By Alexander Britell
Luxe private resorts. Sparkling, untouched beaches. Volcanoes. Spectacular sailing.
And you haven’t heard of it?
For years, St Vincent and the Grenadines has been something of a secret corner of the Caribbean, a rarefied section of the region for travelers with the intrepidity and the means to reach a destination that many ways hidden away from the travel radar.
But that is changing.
St Vincent and the Grenadines is seeing a very strong improvement in visitor arrivals in 2019, according to new data released by the St Vincent and the Grenadines Tourism Authority.
Air arrivals for the first five months of 2019 grew by 7.1 percent, with a total of 36,757 in the period, according to the organization, one of the faster growth rates in the Caribbean.
That’s very positive news for a destination that has long been something of a closely-guarded secret in the Caribbean, due to its decades-long lack of an international airport.
In 2017, that changed, however, with the modern new Argyle International Airport, which means St Vincent is now accessible via nonstop flights from the United States and Canada.
The growth has come in large part thanks to the opening of the destination’s new Argyle International Airport, which has been seeing a steady increase in new airlift from carriers like American Airlines and Air Canada. (The entry of the Mandarin Oriental brand to the destination didn’t hurt, either).
The Canadian market was responsible for the most growth, with a 16.9 percent increase in stayover visits from Canada; the US market grew by 11.4 percent.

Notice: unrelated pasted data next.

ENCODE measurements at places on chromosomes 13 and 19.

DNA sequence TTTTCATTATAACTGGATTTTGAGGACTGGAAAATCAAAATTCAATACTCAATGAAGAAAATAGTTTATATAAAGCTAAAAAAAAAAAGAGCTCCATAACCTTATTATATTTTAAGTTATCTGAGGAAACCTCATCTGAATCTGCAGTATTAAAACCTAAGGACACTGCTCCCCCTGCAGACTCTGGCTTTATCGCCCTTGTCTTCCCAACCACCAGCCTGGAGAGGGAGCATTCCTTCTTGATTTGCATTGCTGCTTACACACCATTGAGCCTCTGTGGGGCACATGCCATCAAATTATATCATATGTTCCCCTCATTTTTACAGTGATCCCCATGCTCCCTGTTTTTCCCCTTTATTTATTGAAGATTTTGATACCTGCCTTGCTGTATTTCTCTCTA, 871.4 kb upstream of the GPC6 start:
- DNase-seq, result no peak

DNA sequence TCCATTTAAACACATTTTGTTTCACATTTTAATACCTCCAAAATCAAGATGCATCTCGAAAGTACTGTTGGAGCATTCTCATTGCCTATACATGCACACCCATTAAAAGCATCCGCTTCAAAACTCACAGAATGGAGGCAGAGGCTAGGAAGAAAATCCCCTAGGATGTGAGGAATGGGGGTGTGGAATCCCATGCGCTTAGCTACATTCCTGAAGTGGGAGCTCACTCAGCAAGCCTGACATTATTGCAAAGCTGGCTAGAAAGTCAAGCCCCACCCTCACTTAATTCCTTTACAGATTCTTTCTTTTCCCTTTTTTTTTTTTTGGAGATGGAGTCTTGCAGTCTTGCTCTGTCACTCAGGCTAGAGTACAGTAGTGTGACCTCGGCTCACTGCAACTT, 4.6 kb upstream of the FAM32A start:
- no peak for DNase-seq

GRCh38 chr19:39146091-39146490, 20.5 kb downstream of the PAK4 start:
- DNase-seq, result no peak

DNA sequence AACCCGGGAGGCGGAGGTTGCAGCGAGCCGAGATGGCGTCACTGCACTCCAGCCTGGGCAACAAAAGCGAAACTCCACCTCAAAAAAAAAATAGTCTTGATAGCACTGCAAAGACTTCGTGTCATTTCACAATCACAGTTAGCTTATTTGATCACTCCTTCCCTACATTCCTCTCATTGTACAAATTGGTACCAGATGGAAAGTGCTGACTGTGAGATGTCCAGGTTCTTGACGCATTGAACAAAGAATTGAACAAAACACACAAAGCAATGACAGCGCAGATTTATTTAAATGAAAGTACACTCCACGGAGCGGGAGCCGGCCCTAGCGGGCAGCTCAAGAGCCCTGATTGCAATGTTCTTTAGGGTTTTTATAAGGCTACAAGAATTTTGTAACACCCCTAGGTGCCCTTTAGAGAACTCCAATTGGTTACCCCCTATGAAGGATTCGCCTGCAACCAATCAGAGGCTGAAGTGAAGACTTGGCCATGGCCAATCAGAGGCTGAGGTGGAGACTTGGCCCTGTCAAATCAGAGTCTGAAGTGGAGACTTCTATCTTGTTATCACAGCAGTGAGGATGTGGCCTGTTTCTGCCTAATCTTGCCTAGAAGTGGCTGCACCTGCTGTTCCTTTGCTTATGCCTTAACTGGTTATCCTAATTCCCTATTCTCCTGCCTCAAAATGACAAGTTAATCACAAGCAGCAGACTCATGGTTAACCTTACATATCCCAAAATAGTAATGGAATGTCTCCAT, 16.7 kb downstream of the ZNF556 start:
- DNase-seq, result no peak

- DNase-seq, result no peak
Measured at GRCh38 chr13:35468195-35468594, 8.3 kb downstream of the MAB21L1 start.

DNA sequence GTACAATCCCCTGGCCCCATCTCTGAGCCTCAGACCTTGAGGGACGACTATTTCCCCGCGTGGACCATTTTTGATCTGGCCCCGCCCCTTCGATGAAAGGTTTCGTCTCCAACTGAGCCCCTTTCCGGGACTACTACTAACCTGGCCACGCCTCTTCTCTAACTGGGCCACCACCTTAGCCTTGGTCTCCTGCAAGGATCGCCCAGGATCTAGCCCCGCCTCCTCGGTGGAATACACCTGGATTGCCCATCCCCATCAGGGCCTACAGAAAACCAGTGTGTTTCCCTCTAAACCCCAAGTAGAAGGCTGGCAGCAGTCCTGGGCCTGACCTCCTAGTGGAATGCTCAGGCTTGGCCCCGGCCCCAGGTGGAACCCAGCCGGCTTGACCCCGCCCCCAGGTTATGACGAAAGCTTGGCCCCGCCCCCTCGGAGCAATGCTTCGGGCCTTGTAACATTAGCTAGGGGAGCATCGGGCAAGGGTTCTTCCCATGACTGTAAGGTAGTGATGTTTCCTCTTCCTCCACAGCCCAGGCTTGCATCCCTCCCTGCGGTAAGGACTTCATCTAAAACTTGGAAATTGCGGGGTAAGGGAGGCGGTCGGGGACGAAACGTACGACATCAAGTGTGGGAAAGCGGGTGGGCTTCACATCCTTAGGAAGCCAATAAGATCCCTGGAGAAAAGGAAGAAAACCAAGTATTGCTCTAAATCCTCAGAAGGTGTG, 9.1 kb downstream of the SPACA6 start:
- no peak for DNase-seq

St Vincent’s growth should increase further in December, when American Airlines is planning to launch a second weekly flight to St Vincent on Wednesdays, complementing existing Saturday service.
That’s a very strong endorsement from American, and it wouldn’t be a surprise to see more carriers follow suit.
It’s all adding up to a higher profile for the archipelago in the southern Caribbean filled with a diverse mix of destinations from funky, charming Bequia to a host of private resorts like Petit St Vincent, Palm Island and Canouan (the latter is home to the aforementioned Mandarin Oriental, the first-ever MO in the Caribbean).
St Vincent’s stayover growth was accompanied by 7 percent growth in cruise arrivals, with a total of 158,233 cruise passengers visiting St Vincent and the Grenadines in the same period.
St Vincent and the Grenadines has long been a top yachting destination in the Caribbean, and that sector also reported strong growth of 7.6 percent, with a total of 37,926 yacht visitors in the first five months of 2019.
And very quietly, St Vincent and the Grenadines is becoming a burgeoning Caribbean hotspot.